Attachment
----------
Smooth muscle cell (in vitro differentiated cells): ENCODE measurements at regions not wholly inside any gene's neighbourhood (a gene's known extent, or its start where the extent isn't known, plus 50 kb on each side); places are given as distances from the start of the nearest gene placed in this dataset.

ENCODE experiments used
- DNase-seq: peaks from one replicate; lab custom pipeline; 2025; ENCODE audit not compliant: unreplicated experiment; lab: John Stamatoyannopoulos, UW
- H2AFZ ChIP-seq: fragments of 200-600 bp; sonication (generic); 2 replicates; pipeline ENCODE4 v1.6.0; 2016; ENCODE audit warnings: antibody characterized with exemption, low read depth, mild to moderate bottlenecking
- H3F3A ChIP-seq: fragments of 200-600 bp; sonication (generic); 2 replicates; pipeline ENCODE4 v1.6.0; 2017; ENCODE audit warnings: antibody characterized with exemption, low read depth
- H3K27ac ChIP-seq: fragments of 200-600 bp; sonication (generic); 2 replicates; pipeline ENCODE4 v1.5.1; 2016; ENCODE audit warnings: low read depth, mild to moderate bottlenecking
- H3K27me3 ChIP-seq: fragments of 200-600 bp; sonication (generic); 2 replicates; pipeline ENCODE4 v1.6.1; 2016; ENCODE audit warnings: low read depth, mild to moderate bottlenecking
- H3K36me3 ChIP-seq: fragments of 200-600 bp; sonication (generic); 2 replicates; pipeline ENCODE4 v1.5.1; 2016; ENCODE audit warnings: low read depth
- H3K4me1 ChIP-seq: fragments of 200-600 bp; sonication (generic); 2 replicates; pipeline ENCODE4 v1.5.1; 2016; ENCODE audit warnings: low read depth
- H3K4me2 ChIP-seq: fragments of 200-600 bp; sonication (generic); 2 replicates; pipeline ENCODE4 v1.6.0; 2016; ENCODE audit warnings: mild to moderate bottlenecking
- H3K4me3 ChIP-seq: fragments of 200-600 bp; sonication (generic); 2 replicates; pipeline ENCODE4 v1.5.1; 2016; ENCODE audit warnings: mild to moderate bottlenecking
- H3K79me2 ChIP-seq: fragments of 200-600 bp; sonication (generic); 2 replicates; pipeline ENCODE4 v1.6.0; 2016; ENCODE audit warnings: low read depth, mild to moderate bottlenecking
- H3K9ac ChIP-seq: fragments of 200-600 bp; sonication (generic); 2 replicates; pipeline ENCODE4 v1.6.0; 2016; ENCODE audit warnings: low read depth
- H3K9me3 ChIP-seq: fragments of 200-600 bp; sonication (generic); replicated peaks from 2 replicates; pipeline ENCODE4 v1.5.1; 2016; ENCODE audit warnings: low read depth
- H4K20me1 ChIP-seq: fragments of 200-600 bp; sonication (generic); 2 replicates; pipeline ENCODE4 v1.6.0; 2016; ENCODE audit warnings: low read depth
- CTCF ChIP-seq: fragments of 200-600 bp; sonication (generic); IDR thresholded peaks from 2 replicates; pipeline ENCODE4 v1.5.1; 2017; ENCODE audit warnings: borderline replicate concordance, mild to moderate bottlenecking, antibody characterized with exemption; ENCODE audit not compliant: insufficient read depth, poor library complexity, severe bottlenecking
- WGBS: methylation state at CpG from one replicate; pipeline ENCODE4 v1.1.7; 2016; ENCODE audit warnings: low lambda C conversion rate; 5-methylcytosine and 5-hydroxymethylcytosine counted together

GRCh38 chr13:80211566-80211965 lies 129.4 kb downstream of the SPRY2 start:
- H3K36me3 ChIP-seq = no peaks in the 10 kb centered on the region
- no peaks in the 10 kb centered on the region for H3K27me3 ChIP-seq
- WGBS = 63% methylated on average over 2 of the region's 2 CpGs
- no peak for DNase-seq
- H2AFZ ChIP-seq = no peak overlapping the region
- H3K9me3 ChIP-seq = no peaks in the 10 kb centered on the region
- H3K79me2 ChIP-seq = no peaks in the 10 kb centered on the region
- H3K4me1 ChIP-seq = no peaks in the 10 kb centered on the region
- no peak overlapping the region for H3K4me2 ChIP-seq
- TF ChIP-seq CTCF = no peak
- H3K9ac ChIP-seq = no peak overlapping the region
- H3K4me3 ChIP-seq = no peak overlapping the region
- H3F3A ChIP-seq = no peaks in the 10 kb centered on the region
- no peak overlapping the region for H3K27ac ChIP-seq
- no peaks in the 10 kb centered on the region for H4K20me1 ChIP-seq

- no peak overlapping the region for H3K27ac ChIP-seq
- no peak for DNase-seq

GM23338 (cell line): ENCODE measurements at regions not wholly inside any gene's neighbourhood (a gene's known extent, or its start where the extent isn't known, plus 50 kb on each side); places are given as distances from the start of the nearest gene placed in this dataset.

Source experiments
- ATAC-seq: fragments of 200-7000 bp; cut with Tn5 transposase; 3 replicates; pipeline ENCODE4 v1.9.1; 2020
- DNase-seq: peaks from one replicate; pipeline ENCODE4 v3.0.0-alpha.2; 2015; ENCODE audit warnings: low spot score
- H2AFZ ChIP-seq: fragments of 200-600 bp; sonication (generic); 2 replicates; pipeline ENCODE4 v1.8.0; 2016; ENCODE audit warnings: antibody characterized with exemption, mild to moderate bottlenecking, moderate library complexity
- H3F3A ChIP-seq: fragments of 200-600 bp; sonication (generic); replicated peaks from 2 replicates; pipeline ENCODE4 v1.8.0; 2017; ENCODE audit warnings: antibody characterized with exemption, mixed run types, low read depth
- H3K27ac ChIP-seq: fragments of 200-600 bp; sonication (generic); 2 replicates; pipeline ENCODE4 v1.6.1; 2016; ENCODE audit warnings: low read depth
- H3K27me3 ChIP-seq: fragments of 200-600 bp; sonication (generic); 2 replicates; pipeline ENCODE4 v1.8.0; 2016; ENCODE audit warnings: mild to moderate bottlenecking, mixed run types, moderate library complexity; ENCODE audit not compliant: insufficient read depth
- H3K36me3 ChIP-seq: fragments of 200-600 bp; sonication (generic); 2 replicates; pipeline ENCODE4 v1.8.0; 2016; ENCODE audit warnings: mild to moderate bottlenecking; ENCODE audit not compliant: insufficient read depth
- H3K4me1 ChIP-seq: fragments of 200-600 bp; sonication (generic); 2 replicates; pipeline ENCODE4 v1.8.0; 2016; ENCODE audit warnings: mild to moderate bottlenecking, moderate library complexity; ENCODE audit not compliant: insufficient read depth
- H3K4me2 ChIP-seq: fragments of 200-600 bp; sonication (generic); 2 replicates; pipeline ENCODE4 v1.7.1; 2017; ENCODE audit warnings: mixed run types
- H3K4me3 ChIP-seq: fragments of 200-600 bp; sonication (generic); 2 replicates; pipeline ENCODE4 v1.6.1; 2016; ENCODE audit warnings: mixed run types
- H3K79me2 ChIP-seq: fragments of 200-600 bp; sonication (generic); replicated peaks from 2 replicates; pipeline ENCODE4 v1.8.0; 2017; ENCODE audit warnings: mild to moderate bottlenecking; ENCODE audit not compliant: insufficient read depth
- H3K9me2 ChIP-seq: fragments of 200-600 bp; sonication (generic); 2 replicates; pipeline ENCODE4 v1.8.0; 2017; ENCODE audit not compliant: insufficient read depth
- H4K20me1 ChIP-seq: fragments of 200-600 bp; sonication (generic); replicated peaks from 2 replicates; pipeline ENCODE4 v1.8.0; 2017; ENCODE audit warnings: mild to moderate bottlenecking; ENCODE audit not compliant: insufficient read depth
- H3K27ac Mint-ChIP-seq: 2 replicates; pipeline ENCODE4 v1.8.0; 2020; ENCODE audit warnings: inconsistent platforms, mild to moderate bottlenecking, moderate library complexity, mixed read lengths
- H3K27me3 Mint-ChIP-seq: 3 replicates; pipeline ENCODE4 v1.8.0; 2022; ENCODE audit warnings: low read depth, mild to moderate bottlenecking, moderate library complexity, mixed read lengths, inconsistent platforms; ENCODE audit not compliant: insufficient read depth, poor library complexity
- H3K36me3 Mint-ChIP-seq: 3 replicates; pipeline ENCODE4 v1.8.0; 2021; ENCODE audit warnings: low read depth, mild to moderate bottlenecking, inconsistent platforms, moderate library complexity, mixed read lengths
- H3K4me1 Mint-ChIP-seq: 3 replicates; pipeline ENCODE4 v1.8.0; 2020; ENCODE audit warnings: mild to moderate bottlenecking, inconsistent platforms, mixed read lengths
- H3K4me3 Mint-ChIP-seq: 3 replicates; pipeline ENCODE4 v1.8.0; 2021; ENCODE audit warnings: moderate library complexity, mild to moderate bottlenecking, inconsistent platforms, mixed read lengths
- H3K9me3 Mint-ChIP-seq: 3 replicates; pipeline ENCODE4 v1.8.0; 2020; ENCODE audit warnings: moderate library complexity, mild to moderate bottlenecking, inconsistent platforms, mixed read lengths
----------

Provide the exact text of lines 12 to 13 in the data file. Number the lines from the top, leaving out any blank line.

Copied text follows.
- H3K79me2 ChIP-seq: fragments of 200-600 bp; sonication (generic); 2 replicates; pipeline ENCODE4 v1.6.0; 2016; ENCODE audit warnings: low read depth, mild to moderate bottlenecking
- H3K9ac ChIP-seq: fragments of 200-600 bp; sonication (generic); 2 replicates; pipeline ENCODE4 v1.6.0; 2016; ENCODE audit warnings: low read depth